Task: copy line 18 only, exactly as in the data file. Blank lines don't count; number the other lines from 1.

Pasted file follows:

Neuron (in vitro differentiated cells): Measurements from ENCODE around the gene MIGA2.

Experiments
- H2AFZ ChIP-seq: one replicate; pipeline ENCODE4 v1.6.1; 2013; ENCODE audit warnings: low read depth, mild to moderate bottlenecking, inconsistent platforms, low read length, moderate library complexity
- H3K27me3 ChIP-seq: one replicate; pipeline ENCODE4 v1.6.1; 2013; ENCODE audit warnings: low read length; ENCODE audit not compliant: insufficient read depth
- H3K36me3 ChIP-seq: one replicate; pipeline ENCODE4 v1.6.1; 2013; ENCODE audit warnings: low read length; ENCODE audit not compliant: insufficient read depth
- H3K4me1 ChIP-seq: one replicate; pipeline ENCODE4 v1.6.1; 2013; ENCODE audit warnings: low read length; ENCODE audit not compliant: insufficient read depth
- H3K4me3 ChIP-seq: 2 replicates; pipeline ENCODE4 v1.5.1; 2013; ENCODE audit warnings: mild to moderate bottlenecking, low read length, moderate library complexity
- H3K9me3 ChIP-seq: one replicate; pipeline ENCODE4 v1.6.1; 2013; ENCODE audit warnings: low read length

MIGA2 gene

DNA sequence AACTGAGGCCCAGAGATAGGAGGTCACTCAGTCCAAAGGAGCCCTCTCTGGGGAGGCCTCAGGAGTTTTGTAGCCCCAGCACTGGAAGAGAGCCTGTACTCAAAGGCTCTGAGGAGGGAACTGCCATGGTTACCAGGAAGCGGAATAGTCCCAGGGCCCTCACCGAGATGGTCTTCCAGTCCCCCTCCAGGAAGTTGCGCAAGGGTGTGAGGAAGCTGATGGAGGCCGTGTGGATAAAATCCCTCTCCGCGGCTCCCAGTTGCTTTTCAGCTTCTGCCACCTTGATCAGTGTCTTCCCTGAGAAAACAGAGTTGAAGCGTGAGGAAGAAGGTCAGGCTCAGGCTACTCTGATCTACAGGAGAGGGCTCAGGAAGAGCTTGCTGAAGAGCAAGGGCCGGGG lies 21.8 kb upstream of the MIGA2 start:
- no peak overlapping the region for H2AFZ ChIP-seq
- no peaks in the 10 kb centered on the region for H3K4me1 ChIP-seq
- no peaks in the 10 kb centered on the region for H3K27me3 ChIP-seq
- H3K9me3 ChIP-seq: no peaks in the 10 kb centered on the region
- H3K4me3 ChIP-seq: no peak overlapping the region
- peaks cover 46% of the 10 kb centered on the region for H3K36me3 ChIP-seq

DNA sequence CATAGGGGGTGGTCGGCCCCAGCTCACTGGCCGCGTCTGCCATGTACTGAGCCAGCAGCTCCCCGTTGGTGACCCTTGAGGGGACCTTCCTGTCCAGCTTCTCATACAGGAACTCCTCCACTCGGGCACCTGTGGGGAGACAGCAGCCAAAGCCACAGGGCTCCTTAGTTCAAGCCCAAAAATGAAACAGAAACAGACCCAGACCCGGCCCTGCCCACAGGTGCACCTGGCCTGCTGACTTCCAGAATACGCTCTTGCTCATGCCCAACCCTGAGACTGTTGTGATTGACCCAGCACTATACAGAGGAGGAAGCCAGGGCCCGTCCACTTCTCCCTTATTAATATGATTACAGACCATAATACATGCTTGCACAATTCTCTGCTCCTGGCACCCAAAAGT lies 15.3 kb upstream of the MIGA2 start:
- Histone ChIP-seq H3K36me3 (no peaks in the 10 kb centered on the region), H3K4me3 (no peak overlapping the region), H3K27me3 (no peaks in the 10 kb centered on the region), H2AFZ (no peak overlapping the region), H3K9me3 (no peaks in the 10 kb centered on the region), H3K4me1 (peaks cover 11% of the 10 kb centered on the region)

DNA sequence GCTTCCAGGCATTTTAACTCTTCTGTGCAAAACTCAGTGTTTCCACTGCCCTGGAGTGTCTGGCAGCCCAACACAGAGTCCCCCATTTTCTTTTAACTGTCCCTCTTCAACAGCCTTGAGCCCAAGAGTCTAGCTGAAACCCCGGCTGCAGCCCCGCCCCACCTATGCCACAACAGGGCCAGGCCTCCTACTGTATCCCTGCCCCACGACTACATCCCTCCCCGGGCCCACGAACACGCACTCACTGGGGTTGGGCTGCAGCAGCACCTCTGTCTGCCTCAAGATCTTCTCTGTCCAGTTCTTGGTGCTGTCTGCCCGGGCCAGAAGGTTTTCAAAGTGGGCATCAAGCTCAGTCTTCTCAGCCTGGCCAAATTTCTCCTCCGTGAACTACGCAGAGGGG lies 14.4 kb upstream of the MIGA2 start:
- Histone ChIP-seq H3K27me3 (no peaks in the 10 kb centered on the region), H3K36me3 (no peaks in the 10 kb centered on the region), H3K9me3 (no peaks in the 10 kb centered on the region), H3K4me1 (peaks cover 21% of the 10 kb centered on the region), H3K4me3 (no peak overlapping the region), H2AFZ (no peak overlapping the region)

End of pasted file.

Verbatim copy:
- Histone ChIP-seq H3K36me3 (no peaks in the 10 kb centered on the region), H3K4me3 (no peak overlapping the region), H3K27me3 (no peaks in the 10 kb centered on the region), H2AFZ (no peak overlapping the region), H3K9me3 (no peaks in the 10 kb centered on the region), H3K4me1 (peaks cover 11% of the 10 kb centered on the region)